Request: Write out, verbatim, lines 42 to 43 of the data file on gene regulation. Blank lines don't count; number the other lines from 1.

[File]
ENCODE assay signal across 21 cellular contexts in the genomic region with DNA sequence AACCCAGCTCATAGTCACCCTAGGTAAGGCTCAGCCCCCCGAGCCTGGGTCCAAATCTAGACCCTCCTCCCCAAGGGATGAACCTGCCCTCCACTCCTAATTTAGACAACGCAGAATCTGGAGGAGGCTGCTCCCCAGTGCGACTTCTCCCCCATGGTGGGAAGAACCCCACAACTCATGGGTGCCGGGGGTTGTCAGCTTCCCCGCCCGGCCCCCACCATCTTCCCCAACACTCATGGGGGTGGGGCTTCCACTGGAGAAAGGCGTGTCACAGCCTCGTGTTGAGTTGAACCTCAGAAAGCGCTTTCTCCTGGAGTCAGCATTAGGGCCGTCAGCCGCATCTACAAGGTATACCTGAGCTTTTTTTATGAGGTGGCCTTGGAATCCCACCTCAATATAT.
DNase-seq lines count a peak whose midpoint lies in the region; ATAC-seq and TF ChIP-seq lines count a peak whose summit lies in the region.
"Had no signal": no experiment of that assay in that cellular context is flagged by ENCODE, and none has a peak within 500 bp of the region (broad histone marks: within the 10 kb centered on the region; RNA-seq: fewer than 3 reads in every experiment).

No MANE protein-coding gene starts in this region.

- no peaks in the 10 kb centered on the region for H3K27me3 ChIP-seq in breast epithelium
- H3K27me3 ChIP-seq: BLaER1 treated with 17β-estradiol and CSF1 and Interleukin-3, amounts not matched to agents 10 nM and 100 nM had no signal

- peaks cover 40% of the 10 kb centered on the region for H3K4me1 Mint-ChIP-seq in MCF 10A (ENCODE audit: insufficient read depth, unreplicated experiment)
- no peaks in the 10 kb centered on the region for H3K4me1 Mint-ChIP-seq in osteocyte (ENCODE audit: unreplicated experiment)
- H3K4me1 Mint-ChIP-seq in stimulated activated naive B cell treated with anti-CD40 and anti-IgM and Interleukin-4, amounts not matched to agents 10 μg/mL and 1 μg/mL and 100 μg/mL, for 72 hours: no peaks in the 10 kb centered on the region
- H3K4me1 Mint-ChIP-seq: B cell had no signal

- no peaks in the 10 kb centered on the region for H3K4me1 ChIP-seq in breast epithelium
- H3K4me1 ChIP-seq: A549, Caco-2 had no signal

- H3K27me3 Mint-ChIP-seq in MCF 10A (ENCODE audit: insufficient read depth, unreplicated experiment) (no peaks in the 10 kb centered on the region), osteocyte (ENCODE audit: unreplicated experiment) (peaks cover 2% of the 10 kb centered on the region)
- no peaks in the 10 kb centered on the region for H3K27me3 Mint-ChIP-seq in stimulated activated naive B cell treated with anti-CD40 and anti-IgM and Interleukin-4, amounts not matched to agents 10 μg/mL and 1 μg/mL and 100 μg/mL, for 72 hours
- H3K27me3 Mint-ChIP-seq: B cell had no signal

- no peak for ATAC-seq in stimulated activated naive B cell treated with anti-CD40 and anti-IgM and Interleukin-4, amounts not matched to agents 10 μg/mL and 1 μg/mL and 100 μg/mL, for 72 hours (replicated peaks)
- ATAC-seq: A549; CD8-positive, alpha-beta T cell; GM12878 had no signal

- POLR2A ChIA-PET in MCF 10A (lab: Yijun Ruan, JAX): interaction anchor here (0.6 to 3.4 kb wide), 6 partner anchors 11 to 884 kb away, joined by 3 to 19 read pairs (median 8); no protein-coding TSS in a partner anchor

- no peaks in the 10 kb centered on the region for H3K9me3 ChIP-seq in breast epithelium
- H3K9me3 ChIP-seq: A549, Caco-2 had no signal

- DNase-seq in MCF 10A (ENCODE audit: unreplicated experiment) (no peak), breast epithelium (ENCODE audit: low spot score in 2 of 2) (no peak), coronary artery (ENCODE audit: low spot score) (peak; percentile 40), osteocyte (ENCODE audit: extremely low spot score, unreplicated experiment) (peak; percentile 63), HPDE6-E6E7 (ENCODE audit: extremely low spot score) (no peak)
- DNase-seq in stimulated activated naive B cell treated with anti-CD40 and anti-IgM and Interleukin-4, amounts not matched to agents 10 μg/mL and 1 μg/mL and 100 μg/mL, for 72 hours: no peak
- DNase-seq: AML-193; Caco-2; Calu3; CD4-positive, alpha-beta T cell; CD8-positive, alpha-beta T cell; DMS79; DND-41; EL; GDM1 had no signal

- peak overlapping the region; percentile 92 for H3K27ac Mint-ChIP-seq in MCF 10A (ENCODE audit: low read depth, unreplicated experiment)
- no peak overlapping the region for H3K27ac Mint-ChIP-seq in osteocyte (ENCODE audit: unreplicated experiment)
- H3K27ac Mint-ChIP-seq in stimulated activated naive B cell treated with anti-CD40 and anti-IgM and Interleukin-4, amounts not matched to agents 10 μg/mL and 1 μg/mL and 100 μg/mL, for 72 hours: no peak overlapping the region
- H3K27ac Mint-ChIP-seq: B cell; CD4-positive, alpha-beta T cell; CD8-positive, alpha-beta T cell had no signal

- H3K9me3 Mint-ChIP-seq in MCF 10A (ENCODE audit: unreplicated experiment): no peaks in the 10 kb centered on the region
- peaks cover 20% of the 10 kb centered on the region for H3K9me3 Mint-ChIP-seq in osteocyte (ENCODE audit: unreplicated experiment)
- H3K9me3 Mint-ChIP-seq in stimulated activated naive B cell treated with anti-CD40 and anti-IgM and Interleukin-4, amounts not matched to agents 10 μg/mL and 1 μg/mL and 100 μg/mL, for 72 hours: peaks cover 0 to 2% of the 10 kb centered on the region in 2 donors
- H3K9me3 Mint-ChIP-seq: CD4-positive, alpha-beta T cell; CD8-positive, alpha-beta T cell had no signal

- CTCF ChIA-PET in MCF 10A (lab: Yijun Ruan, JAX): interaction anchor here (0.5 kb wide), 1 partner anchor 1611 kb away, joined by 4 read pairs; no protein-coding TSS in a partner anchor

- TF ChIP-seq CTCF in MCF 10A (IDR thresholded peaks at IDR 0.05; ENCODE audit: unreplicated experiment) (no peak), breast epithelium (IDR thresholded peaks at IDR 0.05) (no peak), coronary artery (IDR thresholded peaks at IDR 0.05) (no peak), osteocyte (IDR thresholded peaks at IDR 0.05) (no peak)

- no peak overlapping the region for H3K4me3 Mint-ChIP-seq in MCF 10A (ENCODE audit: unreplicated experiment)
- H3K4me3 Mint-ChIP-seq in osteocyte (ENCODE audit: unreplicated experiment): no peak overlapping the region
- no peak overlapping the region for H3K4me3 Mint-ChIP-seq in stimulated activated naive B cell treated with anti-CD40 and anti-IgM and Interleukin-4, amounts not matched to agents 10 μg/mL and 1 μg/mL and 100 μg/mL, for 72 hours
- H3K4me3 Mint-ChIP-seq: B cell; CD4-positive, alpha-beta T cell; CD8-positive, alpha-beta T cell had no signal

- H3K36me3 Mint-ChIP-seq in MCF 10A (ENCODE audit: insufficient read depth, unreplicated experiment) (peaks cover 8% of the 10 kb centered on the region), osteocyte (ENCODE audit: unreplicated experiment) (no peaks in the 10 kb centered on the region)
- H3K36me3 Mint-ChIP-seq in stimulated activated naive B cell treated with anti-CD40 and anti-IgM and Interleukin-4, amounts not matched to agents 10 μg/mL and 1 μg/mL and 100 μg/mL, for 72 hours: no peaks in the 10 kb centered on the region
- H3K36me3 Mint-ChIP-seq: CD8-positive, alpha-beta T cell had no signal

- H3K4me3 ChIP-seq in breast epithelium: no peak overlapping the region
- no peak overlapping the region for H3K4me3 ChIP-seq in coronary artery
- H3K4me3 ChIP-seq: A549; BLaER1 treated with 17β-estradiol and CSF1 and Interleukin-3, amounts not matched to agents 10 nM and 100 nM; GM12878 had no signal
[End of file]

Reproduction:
- no peak overlapping the region for H3K4me3 ChIP-seq in coronary artery
- H3K4me3 ChIP-seq: A549; BLaER1 treated with 17β-estradiol and CSF1 and Interleukin-3, amounts not matched to agents 10 nM and 100 nM; GM12878 had no signal